Ritu Raman’s robots are made out of both polymers and muscle tissue, and are capable of sensing their environment and recognizing temperature, pH, and mechanical pressure.
“I’m a mechanical engineer by training, and I’m honestly a little bored building with the materials we’ve been building with for the past thousand years. So I’m making robots and machines that use biological materials to move and walk around and sense their environment, and do more interesting things—like get stronger when they need to and heal when they get damaged.”
Raman has built 3D printers capable of patterning living cells and proteins, injecting those into a mold where the cells self-assemble into dense muscle tissue. The tissue is then transferred to a robotic skeleton. The robots, powered by living skeletal muscle, move in response to light or electricity.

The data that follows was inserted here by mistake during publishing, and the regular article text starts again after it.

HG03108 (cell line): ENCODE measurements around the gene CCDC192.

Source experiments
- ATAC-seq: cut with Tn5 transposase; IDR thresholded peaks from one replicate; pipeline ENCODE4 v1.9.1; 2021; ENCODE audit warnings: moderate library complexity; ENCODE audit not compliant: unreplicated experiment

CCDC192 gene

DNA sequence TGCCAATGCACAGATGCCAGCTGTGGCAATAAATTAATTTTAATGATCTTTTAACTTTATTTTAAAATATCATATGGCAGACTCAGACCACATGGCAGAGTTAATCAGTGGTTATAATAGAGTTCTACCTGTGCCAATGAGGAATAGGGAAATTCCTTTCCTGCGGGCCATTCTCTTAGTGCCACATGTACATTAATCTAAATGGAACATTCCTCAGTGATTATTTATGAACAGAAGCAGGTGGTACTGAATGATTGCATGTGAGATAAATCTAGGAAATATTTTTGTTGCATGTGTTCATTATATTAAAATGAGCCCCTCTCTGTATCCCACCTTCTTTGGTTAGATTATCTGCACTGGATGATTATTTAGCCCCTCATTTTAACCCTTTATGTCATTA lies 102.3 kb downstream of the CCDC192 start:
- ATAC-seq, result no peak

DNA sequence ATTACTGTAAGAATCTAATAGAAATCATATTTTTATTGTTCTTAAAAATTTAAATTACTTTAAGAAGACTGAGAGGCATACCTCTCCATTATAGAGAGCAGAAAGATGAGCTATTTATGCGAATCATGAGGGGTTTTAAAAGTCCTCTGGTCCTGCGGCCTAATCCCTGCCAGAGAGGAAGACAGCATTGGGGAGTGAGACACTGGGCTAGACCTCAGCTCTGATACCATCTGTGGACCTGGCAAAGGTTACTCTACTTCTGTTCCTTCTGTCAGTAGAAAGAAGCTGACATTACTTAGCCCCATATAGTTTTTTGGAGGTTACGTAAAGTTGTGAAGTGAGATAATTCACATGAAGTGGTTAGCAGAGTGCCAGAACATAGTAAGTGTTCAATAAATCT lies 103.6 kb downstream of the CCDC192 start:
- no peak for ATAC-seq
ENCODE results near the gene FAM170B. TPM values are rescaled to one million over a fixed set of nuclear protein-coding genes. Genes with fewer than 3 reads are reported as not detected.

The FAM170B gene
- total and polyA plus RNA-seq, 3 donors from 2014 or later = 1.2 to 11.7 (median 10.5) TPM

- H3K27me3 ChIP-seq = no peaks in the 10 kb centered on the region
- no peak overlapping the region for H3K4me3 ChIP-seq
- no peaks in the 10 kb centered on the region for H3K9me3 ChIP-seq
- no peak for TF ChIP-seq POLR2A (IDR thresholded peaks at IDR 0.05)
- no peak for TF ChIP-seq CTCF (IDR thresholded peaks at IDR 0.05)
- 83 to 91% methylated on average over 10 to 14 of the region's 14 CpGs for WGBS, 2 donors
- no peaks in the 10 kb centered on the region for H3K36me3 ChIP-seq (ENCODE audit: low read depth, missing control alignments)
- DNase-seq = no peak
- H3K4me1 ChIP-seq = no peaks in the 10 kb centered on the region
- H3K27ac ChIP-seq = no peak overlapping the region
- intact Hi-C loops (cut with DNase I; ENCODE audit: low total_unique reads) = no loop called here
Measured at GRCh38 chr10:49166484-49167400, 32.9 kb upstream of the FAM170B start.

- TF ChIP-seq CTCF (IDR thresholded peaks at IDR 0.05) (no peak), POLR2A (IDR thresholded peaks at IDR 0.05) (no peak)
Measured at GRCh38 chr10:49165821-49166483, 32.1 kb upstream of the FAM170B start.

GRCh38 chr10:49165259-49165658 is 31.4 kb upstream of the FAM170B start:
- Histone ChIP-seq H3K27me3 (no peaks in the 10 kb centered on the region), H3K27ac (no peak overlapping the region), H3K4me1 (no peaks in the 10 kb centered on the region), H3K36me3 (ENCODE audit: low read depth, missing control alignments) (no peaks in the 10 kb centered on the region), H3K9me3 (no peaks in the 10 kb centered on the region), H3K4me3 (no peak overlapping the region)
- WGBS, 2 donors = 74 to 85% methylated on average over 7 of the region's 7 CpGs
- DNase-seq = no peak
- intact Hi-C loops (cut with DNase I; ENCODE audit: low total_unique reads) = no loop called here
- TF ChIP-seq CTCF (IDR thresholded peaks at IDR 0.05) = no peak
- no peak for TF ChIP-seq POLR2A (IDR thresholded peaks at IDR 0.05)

Right now, they look a bit like inchworms, but that’s just the proof of concept. “Can we make new ‘biohybrid’ implants for drug delivery that adapt to your body better than purely synthetic implants could?” Raman says. “Can we release robots into a polluted water supply and have them walk toward a toxin and exude a chemical to neutralize that?”